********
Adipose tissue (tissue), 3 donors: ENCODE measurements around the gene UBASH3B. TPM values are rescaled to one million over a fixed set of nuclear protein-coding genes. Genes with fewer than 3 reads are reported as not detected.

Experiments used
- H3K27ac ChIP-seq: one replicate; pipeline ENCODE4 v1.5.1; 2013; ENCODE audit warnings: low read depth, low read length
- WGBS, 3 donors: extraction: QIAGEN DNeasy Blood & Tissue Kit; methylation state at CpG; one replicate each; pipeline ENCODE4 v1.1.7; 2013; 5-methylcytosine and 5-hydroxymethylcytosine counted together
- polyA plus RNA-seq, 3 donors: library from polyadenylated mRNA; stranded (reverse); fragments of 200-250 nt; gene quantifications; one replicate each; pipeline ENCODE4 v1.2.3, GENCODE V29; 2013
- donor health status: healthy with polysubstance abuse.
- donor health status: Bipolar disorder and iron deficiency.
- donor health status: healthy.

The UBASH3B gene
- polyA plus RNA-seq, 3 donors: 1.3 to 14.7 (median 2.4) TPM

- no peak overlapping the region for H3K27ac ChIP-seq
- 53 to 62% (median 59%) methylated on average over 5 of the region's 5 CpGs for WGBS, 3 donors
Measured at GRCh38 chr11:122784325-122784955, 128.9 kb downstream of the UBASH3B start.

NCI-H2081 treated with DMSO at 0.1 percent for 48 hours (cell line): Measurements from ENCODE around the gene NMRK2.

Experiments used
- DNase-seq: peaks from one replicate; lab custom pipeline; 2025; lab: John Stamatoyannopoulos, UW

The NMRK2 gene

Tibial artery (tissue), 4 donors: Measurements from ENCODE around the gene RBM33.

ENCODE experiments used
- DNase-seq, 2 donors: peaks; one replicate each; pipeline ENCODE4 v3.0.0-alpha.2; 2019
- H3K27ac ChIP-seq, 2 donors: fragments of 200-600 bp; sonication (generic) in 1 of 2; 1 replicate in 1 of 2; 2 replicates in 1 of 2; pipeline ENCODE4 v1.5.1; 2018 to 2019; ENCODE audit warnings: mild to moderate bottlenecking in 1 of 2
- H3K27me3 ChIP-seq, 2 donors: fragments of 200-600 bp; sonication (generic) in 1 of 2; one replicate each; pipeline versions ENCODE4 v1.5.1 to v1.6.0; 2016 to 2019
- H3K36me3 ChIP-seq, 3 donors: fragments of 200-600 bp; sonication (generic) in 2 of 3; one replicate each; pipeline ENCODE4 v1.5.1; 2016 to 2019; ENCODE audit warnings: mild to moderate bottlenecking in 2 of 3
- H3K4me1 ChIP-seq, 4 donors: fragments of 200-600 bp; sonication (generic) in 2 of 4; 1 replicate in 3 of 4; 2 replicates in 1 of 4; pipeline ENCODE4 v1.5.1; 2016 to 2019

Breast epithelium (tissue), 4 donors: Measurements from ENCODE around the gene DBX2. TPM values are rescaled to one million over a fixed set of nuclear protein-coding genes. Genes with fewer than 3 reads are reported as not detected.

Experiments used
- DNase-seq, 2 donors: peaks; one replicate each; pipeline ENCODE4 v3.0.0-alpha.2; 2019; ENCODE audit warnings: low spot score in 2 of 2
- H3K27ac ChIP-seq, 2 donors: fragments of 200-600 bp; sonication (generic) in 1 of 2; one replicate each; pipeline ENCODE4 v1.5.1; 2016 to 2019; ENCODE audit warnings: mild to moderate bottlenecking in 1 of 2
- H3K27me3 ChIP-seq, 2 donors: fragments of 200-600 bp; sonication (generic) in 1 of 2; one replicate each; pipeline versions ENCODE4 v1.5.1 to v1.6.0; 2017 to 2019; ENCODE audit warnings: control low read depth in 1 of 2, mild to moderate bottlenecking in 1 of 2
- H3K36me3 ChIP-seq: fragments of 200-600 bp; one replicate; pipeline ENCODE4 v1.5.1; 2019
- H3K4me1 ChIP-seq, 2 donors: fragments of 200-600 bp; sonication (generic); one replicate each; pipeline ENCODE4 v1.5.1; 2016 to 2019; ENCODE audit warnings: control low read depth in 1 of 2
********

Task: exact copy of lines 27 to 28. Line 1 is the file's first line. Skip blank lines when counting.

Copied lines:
- DNase-seq, 2 donors: peaks; one replicate each; pipeline ENCODE4 v3.0.0-alpha.2; 2019; ENCODE audit warnings: low spot score in 2 of 2
- H3K27ac ChIP-seq, 2 donors: fragments of 200-600 bp; sonication (generic) in 1 of 2; one replicate each; pipeline ENCODE4 v1.5.1; 2016 to 2019; ENCODE audit warnings: mild to moderate bottlenecking in 1 of 2